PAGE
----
IOC consider 4 Olympic bid for US TV rights
7 January 2011
ESPN, Fox and the other main contenders for US television rights have shown interest in buying a package covering four Olympics rather than the usual two-games deal, the IOC's chief negotiator told The Associated Press.
The International Olympic Committee had been planning to auction only the lucrative rights to the 2014 Winter Olympics in Sochi, Russia, and the 2016 Summer Games in Rio de Janeiro.
But Richard Carrion, the IOC executive board member who handles US broadcast deals, said the committee was weighing the possibility of widening the high-stakes bidding to include the 2018 Winter and 2020 Summer Games.
The host cities for those games have not been selected.
All the likely contenders - NBC, ESPN and Fox, along with a potential bid from CBS and Turner - have approached the IOC about the four-games option.
Adding two more Olympics to the package could bring the total rights fee to more than $4 billion.
Carrion said he would support the idea, which is expected to be discussed at IOC executive board meetings in Lausanne, Switzerland, next week.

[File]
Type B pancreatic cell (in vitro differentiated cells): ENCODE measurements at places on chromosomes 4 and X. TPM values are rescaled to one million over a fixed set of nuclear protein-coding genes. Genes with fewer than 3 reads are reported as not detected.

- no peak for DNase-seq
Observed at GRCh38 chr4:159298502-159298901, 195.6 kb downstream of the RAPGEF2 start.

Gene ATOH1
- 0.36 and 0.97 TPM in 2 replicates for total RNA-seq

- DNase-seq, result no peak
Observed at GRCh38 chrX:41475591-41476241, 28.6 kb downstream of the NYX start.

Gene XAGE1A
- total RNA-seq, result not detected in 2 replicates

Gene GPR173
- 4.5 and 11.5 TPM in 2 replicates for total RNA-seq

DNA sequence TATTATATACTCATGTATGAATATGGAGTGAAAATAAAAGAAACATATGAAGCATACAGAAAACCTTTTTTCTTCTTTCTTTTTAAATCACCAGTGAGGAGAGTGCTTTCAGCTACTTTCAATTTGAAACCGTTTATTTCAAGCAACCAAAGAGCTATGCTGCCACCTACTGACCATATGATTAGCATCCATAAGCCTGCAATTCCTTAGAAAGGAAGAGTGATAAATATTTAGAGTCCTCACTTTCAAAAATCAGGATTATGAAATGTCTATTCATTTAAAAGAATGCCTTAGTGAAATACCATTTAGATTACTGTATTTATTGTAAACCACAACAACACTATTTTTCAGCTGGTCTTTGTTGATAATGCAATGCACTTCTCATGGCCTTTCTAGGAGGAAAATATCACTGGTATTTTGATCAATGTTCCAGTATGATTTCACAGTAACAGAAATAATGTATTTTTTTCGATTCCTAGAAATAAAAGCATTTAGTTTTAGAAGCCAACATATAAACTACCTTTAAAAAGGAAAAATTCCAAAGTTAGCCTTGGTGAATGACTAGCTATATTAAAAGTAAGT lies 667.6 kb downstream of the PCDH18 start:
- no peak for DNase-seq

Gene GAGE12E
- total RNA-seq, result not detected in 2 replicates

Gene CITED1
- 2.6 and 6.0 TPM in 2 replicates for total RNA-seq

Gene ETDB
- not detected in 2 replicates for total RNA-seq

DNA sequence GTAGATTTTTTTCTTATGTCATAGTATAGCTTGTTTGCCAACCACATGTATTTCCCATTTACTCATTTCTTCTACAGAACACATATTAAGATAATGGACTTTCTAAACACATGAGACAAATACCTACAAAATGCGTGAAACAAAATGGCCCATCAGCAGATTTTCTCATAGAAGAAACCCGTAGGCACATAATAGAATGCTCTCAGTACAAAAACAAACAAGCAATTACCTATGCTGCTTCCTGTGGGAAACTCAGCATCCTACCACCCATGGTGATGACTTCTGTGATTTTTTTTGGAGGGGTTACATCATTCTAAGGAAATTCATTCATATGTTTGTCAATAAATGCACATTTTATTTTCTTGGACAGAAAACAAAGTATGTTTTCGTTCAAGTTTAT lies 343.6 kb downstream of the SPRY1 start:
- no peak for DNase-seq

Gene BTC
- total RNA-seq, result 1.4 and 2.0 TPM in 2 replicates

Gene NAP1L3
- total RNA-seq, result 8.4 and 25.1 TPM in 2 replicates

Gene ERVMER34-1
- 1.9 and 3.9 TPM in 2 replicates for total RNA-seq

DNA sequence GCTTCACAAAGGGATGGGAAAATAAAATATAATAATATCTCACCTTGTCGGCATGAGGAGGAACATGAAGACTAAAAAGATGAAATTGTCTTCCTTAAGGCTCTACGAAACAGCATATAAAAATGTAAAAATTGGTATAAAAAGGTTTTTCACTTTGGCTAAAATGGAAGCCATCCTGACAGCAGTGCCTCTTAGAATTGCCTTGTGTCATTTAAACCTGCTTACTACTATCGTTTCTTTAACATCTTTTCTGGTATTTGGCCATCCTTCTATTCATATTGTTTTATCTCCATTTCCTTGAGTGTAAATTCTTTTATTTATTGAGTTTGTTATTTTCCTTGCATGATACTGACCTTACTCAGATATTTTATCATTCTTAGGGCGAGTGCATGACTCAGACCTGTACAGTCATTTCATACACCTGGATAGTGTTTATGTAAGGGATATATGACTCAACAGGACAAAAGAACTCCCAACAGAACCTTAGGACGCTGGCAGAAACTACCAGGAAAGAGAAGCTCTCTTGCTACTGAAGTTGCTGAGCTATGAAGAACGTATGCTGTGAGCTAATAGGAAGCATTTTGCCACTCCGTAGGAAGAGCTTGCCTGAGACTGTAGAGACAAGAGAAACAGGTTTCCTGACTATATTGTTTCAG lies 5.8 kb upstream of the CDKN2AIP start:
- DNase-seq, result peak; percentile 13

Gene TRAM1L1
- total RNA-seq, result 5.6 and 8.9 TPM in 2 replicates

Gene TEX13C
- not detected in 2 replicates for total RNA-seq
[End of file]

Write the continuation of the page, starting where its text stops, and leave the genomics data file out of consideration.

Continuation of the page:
"We realise this is a major decision going forward for any of these guys," Carrion said in a telephone interview.
"We want to make sure that they come with their best and highest (bids). I would certainly support it if they want to go to four games, and do all the way to 2020."
TV rights fees provide the bulk of the IOC's revenue, with the US share accounting for more than half the total.
About half the money goes to host cities, with the rest split among the IOC, international federations and national Olympic committees.
In the auction in 2003, NBC and parent company General Electric outbid ESPN and Fox for the 2010 and 2012 rights in a deal worth $2.2 billion.
NBC paid $2 billion in direct rights fees and GE signed on as a global sponsor.
If the IOC decides to sell the rights through 2020 and has the auction in the next six months, the networks will be bidding on two Olympics without knowing where they will be held.
The 2018 host will be chosen by the IOC in July from among three candidates - Annecy, France; Munich; and Pyeongchang, South Korea.
The 2020 bidding process opens later this year, with the host city vote in 2013. Bids are expected from South Africa, Italy and possibly Japan, Spain and the Middle East. Canadian IOC member Dick Pound, the committee's former negotiator of US TV rights, said the four-games package made financial sense to the networks.
"With 2014 and '16 being in higher-risk places, it might be better for the networks to be able to make the investment and hope to recoup it," Pound said, noting the 2018 Games will be in Europe or South Korea and the 2020 Olympics could be in Rome.
"There's no reason it shouldn't happen if the deal is sensible and it's adequately backed financially."
Multi-games deals have been made before. In 1995, NBC obtained the rights to five Olympics from 2000 to 2008 in a pair of deals worth $3.5 billion. Those negotiations took place in secret, without other networks getting a chance.